lt becomes apparent from the results in Table ll that the polyurethane gaskets (I) are superior as sealants for ethyl alcohol type of liquids, while being equal or slightly better than those of the prior art (ll and Ill) with respect to other common organic solvents.

in the second series of tests, the gasketed covers of Example 4 were crimped on metal pails, allowed to remain there under compression for the period and at the temperature indicated. Compression was determined by measuring the thickness of the gasket at the various stages. Recovery was measured in the same manner at the times indicated.

The results of this tests are summarized in the following table.

TABLE Ill T DRY COMPRESSION SET (Percent Recovery) 60% Compression at 60% R.T. for Days Compression at l00F for 30 Days Compression at R.T. for 30 Days Gasket Immediate l Hour 1 Week immediate l Hour 1 Week immediate 1 Hour 1 Week Com- Recovery Recovery Recovery Recovery Recovery Recovery Recovery Recovery Recovery pound l 91 97 I00 90 I00 I00 85 99 100 ll 77 79 86 77 73 76 90 Ill 85 89 96 82 84 90 83 88 9! l. Polyurethane NBR I ll. SBR Cover Compound ll lll. 5BR Cover Compound Ill plete removal of the liquid. The data of the tests carried 40 out in this manner is summarized in Table IV.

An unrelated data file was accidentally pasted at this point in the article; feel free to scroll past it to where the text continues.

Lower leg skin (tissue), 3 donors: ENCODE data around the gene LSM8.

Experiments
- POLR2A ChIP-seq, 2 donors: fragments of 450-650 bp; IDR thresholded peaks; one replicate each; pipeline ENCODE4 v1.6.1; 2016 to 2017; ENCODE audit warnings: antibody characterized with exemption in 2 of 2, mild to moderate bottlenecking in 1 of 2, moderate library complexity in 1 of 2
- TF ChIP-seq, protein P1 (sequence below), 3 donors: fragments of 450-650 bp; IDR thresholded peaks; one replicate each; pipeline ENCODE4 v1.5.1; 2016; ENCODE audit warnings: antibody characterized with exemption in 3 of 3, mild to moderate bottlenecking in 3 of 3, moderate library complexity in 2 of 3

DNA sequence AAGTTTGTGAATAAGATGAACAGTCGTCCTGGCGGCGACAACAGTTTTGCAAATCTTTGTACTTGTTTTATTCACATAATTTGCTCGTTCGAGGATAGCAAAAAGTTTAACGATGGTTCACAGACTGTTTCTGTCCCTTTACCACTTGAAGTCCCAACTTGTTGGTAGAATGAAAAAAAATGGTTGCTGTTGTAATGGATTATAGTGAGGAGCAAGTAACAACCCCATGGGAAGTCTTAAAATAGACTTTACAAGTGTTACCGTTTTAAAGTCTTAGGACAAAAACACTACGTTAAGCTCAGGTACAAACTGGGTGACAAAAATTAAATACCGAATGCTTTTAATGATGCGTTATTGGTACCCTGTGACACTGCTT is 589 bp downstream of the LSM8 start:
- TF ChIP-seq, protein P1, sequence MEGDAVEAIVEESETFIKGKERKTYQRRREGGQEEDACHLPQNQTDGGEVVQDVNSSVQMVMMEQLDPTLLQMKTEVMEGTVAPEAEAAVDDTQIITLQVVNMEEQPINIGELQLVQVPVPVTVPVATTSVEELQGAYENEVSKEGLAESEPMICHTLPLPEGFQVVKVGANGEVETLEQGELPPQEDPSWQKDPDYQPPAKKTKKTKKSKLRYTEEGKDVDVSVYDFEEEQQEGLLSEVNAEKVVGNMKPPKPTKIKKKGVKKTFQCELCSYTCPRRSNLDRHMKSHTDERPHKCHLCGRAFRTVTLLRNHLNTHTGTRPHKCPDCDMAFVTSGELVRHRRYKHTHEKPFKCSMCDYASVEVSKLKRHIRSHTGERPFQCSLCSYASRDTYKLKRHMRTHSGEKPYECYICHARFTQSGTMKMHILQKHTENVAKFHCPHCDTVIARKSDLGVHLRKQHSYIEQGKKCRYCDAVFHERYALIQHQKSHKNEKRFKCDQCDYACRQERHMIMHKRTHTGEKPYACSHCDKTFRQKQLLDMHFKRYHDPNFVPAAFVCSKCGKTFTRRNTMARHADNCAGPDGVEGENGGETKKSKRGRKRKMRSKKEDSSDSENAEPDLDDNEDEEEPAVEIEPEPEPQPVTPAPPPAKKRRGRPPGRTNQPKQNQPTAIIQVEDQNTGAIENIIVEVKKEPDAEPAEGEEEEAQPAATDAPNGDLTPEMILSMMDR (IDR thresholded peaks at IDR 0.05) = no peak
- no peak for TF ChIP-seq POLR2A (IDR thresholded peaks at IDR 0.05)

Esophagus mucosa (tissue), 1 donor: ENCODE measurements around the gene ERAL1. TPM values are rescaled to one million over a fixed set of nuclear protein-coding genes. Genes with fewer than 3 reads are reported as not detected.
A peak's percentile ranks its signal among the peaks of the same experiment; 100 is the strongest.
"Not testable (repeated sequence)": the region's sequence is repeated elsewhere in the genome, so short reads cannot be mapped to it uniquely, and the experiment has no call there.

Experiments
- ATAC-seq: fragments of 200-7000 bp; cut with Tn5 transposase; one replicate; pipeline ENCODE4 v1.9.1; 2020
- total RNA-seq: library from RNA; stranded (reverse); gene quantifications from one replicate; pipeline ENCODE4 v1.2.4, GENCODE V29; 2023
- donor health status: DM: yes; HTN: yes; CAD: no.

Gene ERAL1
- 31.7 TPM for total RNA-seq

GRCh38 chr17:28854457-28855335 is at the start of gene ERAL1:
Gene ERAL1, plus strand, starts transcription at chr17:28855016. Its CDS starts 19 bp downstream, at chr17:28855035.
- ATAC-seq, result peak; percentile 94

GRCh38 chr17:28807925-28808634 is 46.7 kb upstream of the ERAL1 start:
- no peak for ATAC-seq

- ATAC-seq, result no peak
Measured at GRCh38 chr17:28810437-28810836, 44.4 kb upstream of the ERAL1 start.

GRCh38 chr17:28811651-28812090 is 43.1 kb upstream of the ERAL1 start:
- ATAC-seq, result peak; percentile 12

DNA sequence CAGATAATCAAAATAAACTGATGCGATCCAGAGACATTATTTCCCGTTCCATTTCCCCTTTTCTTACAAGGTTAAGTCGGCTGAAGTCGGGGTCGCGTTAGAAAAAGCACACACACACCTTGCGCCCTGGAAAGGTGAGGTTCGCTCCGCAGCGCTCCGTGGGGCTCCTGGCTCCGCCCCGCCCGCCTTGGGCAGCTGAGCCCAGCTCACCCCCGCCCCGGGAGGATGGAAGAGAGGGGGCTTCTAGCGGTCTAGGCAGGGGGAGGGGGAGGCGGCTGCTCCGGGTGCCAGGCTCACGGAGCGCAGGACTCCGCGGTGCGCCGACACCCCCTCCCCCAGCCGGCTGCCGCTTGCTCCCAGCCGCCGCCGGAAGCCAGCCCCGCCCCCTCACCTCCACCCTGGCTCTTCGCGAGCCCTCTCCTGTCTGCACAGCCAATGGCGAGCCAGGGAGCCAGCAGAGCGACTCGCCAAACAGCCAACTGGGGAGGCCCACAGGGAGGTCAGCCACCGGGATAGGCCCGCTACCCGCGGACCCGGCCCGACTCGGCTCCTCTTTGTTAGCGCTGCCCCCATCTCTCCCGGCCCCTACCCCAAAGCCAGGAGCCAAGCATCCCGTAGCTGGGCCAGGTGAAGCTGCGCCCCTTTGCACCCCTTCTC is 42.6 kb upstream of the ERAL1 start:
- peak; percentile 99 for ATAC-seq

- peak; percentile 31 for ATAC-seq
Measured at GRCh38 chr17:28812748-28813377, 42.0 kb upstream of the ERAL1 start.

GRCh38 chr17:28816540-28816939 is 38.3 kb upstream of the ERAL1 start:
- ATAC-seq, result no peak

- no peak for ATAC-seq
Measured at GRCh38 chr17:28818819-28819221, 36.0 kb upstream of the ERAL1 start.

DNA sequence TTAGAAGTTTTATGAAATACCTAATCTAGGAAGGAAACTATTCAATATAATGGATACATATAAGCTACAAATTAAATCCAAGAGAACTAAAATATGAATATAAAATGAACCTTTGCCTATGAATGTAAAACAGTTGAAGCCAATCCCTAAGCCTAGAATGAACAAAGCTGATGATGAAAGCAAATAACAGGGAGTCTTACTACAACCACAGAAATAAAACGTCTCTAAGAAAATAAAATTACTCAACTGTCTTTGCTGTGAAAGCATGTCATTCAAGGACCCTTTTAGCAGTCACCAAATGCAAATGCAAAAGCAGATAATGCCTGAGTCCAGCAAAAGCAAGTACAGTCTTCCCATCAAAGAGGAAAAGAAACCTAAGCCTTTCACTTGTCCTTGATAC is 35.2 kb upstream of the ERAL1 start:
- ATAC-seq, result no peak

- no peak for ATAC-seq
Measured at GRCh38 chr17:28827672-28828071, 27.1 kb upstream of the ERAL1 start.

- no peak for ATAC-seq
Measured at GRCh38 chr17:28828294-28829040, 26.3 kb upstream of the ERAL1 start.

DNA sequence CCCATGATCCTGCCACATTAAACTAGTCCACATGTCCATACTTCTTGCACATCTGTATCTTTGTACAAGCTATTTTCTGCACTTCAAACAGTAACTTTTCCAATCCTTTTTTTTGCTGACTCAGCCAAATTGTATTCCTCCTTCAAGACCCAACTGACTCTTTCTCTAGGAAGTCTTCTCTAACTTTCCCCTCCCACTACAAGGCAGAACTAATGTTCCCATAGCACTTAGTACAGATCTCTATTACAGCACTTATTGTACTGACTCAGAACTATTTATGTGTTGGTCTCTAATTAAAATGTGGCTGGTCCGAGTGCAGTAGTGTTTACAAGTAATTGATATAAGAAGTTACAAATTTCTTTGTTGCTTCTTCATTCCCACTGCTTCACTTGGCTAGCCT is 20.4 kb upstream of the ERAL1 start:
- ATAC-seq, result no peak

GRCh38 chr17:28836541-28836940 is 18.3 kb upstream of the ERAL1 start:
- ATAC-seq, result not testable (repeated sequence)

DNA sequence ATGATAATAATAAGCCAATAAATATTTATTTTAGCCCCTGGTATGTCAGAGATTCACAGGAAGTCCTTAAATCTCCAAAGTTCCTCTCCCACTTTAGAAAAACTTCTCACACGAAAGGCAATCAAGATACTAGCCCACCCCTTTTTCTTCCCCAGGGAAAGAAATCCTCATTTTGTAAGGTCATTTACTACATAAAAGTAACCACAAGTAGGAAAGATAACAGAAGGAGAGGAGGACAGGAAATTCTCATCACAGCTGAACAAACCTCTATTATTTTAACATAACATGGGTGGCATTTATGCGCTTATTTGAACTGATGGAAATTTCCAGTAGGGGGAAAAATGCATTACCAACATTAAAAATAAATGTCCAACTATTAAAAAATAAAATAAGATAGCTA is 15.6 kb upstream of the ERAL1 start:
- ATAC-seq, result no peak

' TABLEIV equipped with ailowe d in mlar resilierit perfiier al gasket which is the cured product of a composition comprising: (a) a liquid polyurethane prepolymer consisting of a free isocyanate group-containing reaction, product of a polyisocyanate compound with a polyhydroxy material substantially composed of polyhydroxy polyether oils; (b) a finely divided polyamine carbamate; and (c) about 10 to 30 percent by weight, based on the polyurethane prepolymer of an acrylonitrilebutadiene rubber having an acrylonitrile content of SOLVENT EXTRACTION Gasket Compound Solvent Water Water Water Polyurethane NBR SBR Compound SBR Compound Ethyl Alcohol Ethyl Alcohol Ethyl Alcohol Methylethyl Ketone Methylethyl Ketone Methylethyl Ketone Methylene Chloride Methylene Chloride Methylene Chloride Lacquer Thinner Lacquer Thinner lll Lacquer Thinner I ll lll Toluene Toluene Toluene Naphtha Naphtha Naphtha Loss After 2 Weeks Loss After 4 Weeks Again, the overall superiority of polyurethane gaskets becomes evident.

about 8 to4 2 siesm? k

Patent Citations
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US3273743 *Nov 14, 1963Sep 20, 1966Rubbarite LtdSealing
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US3427366 *Mar 15, 1968Feb 11, 1969Sinclair Research IncHydrocarbon rubber and polyurethane prepared from a polyisocyanate and an hydroxy terminated diene polymer
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Non-Patent Citations